PowerShell, Remoting, Scripting
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PowerShell 2.0 remoting guide: Part 8 – remoting scenarios and troubleshooting

I’ve published a free book on PowerShell 2.0 remoting. You can download it at:
[download id=”22″ format=”4″]

If you have been following this remoting series and using PS remoting on a test setup or even production, you must have gone through a few initial hiccups. In fact, there could be many such issues if you are working in a mixed environment where you have a few computers in a domain and a few in workgroup. So, in this part of the remoting series I will discuss some of these issues and workarounds to resolve the same. I discussed enabling remoting on workgroup computers in part3 – “Enable remoting” of this series. This post is kind of an extension to that.

A more detailed guide is available at about_remote_troubleshooting page on TechNet. I will list only the scenarios I have tested.

Remoting to a computer in workgroup from a computer in domain

Take an example of two computers, Win7-VM in a domain environment and WinXP-VM in a workgroup. Now, if you want to start a remoting session from Win7-VM using Enter-PSSession using

you will see an error message similar to the one here



We can workaround this by adding the remote computer to local computer’s trusted hosts list — in this case, on Win7-VM. You can use one of the following methods.

Note: WSMan:\LocalHost\Client will be available only if WinRM service is enabled and running.

The first command uses a wildcard to add all computers in the network to the list of trusted hosts and the second command adds only WinXP-VM to that list. You can also supply a comma seperated list.

Remoting to a computer in domain from a computer in workgroup

Using the same example as above — if you want to establish a remoting session from WinXP-VM to Win7-VM, you can change the trusted hosts list on WinXP-VM to add the computers in the domain. Again, it can be done in multiple ways.

The first two commands variations must be familiar by now. The 3rd variation adds all computers in remotinglab.com domain to the trusted hosts on WinXP-VM computer.

Remoting to a domain computer as a non-administrator from another domain computer

To start a remoting a session with a remote computer, the user initiating the remoting session must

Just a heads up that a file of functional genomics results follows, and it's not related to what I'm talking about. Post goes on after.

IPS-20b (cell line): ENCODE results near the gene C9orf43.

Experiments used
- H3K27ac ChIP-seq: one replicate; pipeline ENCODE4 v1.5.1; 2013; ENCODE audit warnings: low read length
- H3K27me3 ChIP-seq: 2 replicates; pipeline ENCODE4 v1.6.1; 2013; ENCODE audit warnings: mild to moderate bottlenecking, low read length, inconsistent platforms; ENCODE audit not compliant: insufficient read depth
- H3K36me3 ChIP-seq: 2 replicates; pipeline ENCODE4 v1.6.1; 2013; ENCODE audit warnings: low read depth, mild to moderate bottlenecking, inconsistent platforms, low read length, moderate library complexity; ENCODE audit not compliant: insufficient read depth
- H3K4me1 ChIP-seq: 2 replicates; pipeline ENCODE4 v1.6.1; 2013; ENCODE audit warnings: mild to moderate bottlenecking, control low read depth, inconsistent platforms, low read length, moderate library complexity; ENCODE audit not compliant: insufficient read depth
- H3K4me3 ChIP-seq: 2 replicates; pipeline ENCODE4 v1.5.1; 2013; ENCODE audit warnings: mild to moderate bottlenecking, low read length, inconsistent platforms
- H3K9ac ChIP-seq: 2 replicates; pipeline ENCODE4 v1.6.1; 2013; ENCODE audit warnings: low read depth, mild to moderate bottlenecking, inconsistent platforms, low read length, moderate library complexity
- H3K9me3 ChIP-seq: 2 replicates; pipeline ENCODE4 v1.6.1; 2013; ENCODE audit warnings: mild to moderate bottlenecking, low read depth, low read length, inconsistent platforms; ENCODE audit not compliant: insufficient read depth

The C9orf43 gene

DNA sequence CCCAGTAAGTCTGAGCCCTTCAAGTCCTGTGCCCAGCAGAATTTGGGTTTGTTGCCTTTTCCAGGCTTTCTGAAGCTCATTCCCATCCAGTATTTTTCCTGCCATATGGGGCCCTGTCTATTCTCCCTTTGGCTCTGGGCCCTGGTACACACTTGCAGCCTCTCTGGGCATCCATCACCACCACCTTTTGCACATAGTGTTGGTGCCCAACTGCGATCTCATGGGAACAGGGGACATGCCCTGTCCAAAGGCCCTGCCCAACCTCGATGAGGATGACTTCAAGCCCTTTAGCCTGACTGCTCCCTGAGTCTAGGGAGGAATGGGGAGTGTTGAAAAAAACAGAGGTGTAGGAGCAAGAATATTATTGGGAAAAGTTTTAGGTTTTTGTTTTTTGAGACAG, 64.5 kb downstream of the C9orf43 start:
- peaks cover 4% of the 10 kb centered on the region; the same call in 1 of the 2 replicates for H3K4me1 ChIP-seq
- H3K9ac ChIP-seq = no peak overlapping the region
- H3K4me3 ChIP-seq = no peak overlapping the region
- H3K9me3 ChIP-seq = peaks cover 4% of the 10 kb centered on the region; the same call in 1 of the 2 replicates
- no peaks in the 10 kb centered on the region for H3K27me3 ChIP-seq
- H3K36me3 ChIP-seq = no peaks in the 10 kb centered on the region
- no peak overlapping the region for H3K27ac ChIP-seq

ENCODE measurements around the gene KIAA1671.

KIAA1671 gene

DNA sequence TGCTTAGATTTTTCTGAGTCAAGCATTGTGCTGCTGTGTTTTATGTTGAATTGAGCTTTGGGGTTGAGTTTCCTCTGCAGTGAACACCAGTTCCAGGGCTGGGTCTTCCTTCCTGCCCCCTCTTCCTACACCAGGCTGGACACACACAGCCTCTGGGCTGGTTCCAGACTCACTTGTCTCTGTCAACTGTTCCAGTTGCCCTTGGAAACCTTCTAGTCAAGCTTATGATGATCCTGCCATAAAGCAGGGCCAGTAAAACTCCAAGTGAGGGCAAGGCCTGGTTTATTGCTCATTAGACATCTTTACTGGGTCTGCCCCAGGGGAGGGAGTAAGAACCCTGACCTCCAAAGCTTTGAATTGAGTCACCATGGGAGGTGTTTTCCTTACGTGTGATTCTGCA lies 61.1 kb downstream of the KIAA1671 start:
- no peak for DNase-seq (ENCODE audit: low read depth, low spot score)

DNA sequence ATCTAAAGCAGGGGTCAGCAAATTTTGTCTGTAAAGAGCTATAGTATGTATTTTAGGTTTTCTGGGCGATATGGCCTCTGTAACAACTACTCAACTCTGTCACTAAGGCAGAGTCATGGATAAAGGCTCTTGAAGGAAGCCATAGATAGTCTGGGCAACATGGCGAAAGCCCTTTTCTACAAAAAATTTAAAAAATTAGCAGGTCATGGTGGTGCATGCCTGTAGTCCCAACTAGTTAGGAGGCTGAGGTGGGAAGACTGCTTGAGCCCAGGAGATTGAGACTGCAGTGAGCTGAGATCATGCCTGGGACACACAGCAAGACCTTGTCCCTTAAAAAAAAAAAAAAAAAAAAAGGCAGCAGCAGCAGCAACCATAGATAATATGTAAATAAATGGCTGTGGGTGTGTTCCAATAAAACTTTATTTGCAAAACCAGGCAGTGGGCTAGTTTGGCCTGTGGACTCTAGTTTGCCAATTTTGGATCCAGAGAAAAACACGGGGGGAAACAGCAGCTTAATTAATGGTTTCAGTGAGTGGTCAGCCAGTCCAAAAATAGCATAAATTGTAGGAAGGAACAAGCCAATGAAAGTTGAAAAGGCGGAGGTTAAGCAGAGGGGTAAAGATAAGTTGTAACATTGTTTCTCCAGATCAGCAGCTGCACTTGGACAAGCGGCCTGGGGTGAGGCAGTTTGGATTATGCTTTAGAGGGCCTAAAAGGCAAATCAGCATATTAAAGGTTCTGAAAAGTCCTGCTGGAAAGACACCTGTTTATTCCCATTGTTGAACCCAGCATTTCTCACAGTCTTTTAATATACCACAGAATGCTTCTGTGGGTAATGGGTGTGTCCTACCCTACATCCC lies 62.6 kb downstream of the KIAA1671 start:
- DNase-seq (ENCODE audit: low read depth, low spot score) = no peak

1. Be a member of the administrators group on the remote computer or
2. Be able to authenticate to the remote computer as an administrator using the Credential parameter

Alternatively — on the remote computer, you can give non-administrator users execute permission to default session configuration. This can be done by running the following command at a elevated PowerShell prompt

When you use the above cmdlet, you will see a dialog box as shown here.

Session Permission

Session Permission

Here, you need to click add and then select the non-administrator user account. Once added, give the user Execute permission. After you click OK on the main dialog and return to PowerShell, you will be prompted to restart WinRM service. That is it. I recommend this method than the first two. This way a non-administrator user should be able to remote in to a domain computer without providing administrator credentials or adding the user to local administrators group.

A few things I discussed here today are really meant for an advanced remoting post. However, for the sake of getting started in a mixed environment, I thought this post is must. Feel free to write any questions you may have in an email or tweet to me.

Filed under: PowerShell, Remoting, Scripting


Ravikanth is a principal engineer and the lead architect for Microsoft and VMware virtualized and hybrid cloud solutions within the Infrastructure Solutions Group at Dell EMC. He is a multi-year recipient of Microsoft Most Valuable Professional (MVP) award in Windows PowerShell (CDM) and Microsoft Azure. Ravikanth is the author of Windows PowerShell Desired State Configuration Revealed (Apress) and leads Bangalore PowerShell and Bangalore IT Pro user groups. He can be seen speaking regularly at local user group events and conferences in India and abroad.